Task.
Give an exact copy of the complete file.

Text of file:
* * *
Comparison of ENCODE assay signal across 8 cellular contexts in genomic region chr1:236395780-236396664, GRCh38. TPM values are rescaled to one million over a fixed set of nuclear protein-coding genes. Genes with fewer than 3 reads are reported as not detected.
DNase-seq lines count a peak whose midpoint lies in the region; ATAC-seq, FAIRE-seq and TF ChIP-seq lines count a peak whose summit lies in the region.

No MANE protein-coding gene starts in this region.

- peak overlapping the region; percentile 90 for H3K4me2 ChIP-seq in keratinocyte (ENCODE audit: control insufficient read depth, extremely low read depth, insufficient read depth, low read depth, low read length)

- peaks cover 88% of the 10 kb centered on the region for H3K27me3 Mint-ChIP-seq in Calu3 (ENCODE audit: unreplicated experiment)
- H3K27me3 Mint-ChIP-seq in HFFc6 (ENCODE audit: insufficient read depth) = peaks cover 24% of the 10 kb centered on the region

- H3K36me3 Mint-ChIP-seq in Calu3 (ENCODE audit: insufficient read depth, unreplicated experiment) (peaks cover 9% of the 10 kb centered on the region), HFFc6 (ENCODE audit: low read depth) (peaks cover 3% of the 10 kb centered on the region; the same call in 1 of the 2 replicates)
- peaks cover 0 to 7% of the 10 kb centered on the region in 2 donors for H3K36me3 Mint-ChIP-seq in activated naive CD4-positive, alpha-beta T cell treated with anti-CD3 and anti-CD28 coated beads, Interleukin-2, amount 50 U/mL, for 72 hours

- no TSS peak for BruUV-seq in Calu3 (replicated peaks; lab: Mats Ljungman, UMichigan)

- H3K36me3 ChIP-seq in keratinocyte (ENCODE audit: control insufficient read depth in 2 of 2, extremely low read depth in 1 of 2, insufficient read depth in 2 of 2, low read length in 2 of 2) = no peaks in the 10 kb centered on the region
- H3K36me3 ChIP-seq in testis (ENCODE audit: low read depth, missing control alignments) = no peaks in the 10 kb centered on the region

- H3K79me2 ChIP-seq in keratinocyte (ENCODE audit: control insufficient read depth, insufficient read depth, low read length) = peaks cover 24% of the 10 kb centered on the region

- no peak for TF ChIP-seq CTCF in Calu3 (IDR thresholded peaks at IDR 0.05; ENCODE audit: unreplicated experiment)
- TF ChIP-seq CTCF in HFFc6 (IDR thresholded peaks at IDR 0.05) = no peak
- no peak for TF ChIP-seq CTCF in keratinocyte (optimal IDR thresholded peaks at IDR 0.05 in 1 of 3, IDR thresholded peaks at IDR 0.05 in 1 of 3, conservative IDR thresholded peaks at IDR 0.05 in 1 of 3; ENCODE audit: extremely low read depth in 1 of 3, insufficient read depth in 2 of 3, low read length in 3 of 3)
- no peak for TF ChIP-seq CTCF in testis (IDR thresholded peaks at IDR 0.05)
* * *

Comparison of ENCODE assay signal across 8 cellular contexts in genomic region chr1:236395780-236396664, GRCh38. TPM values are rescaled to one million over a fixed set of nuclear protein-coding genes. Genes with fewer than 3 reads are reported as not detected.
DNase-seq lines count a peak whose midpoint lies in the region; ATAC-seq, FAIRE-seq and TF ChIP-seq lines count a peak whose summit lies in the region.

No MANE protein-coding gene starts in this region.

- peak overlapping the region; percentile 90 for H3K4me2 ChIP-seq in keratinocyte (ENCODE audit: control insufficient read depth, extremely low read depth, insufficient read depth, low read depth, low read length)

- peaks cover 88% of the 10 kb centered on the region for H3K27me3 Mint-ChIP-seq in Calu3 (ENCODE audit: unreplicated experiment)
- H3K27me3 Mint-ChIP-seq in HFFc6 (ENCODE audit: insufficient read depth) = peaks cover 24% of the 10 kb centered on the region

- H3K36me3 Mint-ChIP-seq in Calu3 (ENCODE audit: insufficient read depth, unreplicated experiment) (peaks cover 9% of the 10 kb centered on the region), HFFc6 (ENCODE audit: low read depth) (peaks cover 3% of the 10 kb centered on the region; the same call in 1 of the 2 replicates)
- peaks cover 0 to 7% of the 10 kb centered on the region in 2 donors for H3K36me3 Mint-ChIP-seq in activated naive CD4-positive, alpha-beta T cell treated with anti-CD3 and anti-CD28 coated beads, Interleukin-2, amount 50 U/mL, for 72 hours

- no TSS peak for BruUV-seq in Calu3 (replicated peaks; lab: Mats Ljungman, UMichigan)

- H3K36me3 ChIP-seq in keratinocyte (ENCODE audit: control insufficient read depth in 2 of 2, extremely low read depth in 1 of 2, insufficient read depth in 2 of 2, low read length in 2 of 2) = no peaks in the 10 kb centered on the region
- H3K36me3 ChIP-seq in testis (ENCODE audit: low read depth, missing control alignments) = no peaks in the 10 kb centered on the region

- H3K79me2 ChIP-seq in keratinocyte (ENCODE audit: control insufficient read depth, insufficient read depth, low read length) = peaks cover 24% of the 10 kb centered on the region

- no peak for TF ChIP-seq CTCF in Calu3 (IDR thresholded peaks at IDR 0.05; ENCODE audit: unreplicated experiment)
- TF ChIP-seq CTCF in HFFc6 (IDR thresholded peaks at IDR 0.05) = no peak
- no peak for TF ChIP-seq CTCF in keratinocyte (optimal IDR thresholded peaks at IDR 0.05 in 1 of 3, IDR thresholded peaks at IDR 0.05 in 1 of 3, conservative IDR thresholded peaks at IDR 0.05 in 1 of 3; ENCODE audit: extremely low read depth in 1 of 3, insufficient read depth in 2 of 3, low read length in 3 of 3)
- no peak for TF ChIP-seq CTCF in testis (IDR thresholded peaks at IDR 0.05)